Is that how people feel? (Laughs) I try to just be honest with myself and with the material I’m performing. I try to be true to the songs that I’m singing and interpret them according to my own truth and I think that’s the best, biggest and clearest thing an actor can do: tell the truth.

In Texas in Paris, when Osceola sings, people in the audience had very interesting reactions. Some people snap their fingers, some tap their feet, others seem uncomfortable because they don’t know what they should be doing. It made me think that this was similar to what Osceola went through in Paris.

Absolutely. In Paris people did snap their fingers with her and they seemed to get a charge out of accompanying her that way, because it gives them that special feeling. I wasn’t in Paris with her, but I feel I understand why people reacted this way, because she invited them in to participate with her.

Does audience participation in this regard alter your performance on a nightly basis?

Yeah, it changes. Last night the people did not snap their fingers at all (laughs) and they didn’t sing along at the end either.

You’re a fairly plainspoken person, what are some challenges you have been through in the business?

(Chuckles) Challenges...with audiences?

For example did your Tony win have any sort of positive effect on your career?

It had a positive effect definitely but I will tell you that winning a Tony for a black artist doesn’t necessarily transfer into the kind of success it does for a white artist. That’s been shown time and time again.

Do you feel like there’s been any changes in this?

Having a black artist win a Tony is always helpful if you have the right people around you representing you and the right team working on your behalf.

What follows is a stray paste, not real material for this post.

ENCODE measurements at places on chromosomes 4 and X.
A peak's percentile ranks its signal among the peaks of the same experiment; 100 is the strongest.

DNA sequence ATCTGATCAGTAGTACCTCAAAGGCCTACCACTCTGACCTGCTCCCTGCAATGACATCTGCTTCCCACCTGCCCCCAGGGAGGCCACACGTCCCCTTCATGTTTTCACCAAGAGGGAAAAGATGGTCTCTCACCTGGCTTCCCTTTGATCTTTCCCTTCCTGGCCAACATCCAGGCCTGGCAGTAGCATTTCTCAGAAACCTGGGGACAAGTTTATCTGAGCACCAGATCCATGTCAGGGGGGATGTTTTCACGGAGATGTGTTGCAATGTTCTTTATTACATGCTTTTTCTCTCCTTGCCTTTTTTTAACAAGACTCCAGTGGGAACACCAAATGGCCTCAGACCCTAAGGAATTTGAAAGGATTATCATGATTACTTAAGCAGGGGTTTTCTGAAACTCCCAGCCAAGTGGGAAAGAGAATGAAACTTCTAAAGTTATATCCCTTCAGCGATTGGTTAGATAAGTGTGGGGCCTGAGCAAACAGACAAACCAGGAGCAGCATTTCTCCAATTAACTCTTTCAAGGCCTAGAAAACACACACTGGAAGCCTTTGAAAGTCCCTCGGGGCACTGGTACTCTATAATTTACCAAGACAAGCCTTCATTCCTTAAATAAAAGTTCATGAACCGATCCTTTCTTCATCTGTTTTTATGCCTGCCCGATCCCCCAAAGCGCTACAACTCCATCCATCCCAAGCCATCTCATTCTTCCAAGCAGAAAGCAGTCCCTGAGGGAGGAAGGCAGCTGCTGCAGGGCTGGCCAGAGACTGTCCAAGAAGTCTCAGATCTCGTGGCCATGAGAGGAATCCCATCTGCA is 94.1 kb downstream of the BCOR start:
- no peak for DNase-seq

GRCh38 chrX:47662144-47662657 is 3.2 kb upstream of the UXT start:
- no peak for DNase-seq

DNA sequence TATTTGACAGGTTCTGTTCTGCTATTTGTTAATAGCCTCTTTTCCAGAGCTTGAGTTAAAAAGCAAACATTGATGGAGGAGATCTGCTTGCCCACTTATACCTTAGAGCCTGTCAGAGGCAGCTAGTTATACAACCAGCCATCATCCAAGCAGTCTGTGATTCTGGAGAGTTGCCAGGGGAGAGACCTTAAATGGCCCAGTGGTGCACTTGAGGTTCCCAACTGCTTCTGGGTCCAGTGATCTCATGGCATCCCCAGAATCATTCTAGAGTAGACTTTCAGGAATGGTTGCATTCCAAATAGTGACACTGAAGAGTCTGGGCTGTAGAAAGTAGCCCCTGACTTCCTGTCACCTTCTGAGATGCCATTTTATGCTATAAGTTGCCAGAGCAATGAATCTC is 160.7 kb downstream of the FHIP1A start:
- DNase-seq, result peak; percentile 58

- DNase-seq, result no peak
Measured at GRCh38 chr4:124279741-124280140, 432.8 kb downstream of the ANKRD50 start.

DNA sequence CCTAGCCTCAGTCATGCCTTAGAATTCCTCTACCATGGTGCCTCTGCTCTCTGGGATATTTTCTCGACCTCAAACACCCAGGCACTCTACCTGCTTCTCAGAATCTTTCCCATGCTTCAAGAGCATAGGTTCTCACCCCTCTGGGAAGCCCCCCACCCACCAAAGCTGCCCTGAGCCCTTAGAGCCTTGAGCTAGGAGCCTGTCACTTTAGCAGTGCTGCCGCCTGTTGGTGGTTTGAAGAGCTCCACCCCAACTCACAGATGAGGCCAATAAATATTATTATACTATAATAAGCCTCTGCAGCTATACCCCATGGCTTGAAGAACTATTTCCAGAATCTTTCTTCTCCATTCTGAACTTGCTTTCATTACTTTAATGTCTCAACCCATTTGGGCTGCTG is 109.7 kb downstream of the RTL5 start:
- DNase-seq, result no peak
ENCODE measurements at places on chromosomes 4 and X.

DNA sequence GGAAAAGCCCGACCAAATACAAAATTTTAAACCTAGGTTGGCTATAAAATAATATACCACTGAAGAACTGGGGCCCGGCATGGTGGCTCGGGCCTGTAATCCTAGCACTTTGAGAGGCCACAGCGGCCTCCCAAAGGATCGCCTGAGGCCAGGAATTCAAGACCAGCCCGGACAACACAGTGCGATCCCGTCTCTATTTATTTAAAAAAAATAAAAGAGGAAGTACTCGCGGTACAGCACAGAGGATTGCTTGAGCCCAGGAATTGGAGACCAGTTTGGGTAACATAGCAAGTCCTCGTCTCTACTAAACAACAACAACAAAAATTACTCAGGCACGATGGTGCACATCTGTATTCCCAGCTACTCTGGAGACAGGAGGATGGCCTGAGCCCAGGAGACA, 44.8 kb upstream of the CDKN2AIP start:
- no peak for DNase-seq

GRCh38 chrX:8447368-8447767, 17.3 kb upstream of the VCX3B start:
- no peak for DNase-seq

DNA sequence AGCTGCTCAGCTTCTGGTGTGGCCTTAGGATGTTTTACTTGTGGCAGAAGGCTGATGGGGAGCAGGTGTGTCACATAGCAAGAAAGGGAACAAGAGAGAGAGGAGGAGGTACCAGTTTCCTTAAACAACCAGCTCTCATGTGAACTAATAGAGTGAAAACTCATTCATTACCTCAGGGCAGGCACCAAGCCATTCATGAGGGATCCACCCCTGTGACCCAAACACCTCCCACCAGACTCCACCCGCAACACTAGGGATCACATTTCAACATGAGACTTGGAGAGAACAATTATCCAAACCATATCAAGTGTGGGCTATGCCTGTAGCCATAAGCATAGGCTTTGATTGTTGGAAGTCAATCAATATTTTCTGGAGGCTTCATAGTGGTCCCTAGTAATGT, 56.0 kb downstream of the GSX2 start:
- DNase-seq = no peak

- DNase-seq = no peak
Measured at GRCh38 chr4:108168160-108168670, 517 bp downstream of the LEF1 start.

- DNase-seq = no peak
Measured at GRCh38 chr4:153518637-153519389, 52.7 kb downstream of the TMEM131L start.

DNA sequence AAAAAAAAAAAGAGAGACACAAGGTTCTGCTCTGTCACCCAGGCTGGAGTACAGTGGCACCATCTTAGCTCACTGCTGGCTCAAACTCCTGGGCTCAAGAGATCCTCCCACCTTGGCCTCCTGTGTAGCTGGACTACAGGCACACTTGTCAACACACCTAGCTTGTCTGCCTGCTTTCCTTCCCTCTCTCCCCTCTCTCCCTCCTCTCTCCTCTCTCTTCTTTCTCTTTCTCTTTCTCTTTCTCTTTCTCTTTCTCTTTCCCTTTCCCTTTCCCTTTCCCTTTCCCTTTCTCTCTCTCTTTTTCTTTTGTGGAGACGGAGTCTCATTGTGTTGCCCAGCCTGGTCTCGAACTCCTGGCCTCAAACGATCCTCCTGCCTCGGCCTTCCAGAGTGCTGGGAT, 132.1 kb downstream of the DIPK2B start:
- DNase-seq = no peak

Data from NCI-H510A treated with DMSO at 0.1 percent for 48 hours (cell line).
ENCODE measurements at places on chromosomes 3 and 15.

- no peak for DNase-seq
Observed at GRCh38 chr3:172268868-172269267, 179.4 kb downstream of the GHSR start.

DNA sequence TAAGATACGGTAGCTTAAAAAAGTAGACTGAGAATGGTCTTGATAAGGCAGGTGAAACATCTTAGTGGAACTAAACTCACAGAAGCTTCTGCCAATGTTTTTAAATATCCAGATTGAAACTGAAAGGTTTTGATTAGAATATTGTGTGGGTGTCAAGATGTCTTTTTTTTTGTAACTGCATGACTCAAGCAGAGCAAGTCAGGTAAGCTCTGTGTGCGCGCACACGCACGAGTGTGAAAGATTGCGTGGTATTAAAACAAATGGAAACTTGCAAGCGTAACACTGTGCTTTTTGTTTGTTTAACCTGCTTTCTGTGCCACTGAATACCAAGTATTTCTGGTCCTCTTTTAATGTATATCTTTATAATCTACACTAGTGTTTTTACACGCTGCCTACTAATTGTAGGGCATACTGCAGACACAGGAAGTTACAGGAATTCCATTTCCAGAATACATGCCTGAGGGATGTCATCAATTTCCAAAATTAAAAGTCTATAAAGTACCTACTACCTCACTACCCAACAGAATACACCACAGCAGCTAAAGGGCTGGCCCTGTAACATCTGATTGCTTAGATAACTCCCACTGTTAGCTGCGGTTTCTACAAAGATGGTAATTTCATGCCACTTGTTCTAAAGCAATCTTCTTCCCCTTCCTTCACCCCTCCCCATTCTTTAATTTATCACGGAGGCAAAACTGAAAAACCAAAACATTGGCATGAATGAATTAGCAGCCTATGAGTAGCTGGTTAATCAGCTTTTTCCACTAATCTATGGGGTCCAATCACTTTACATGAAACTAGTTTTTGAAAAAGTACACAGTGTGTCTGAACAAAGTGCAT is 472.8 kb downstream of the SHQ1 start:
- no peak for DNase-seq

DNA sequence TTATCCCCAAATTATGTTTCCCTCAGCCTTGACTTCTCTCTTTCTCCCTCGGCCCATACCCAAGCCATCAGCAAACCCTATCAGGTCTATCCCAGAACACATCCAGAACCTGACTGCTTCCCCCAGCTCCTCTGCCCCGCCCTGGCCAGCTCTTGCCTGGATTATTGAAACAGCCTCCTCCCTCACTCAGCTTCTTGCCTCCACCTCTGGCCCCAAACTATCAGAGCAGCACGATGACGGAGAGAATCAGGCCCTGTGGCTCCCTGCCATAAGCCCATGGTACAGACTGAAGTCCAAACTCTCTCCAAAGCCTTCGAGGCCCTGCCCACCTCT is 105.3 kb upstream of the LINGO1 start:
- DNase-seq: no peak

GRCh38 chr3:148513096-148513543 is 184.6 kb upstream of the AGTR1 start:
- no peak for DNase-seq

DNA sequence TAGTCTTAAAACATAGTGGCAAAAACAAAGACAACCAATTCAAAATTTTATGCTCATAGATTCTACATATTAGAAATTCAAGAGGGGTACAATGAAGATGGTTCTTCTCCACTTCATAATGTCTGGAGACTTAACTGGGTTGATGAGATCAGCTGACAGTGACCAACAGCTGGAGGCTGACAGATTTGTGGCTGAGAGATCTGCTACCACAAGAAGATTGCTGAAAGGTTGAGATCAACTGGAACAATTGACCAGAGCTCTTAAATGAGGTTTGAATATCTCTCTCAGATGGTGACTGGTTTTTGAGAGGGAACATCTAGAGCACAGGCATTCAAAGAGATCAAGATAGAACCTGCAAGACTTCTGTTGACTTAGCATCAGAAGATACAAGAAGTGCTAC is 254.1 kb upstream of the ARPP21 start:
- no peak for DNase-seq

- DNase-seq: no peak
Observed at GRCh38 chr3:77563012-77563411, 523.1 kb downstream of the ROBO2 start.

Lillias-WhiteYou’ve mentioned that you think Cy Coleman should be part of the Great American Songbook.

He is part of the Great American Songbook!

You mentioned that you felt he was being underperformed. So what other composers do you think are underperformed or would include in your songbook?

Duke Ellington, Alan and Marilyn Bergman...but I don’t know for sure that they’re underperformed, I just know they’re some of my favorite artists. I love some of the stuff Peggy Lee has written.

You have a knack for taking famous standards and making them your own. What's your secret?

Honestly, it’s no secret, it’s up to an individual performer to interpret a song based on what’s in their hearts and minds. It all depends on what it is they want to say, so these are just my bends on how I hear a song, particularly how I view the lyrics. But everybody has their own way of doing that, I just dig into the song, into the lyrics and take it from there.

You’d make a fantastic Mrs. Lovett! What are some of the parts you would love to play that you haven’t had the opportunity to play yet?

I would love to play Mama Rose in Gypsy and Mame in the top of my head those are the ones I can think of, but Mrs. Lovett would absolutely be fun! Ms. Hannigan in Annie would be fun too! But I would also love to do more straight plays, more of the characters from Tennessee Williams and the classics from No Exit and Antigone, I wouldn’t mind playing any of those.

In Barnum you performed “Thank God I’m Old” but you never seem to age!

(Laughs) Tell that to my knees! I love that song, when I did it on Broadway I had to put lines on my face and walk a certain way and wear a great wig, and sometimes I still have to do that.

Texas in Paris runs through March 1 at the York Theatre Company.

Texas in Paris runs through March 1 at the York Theatre Company.

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Written by: Jose Solis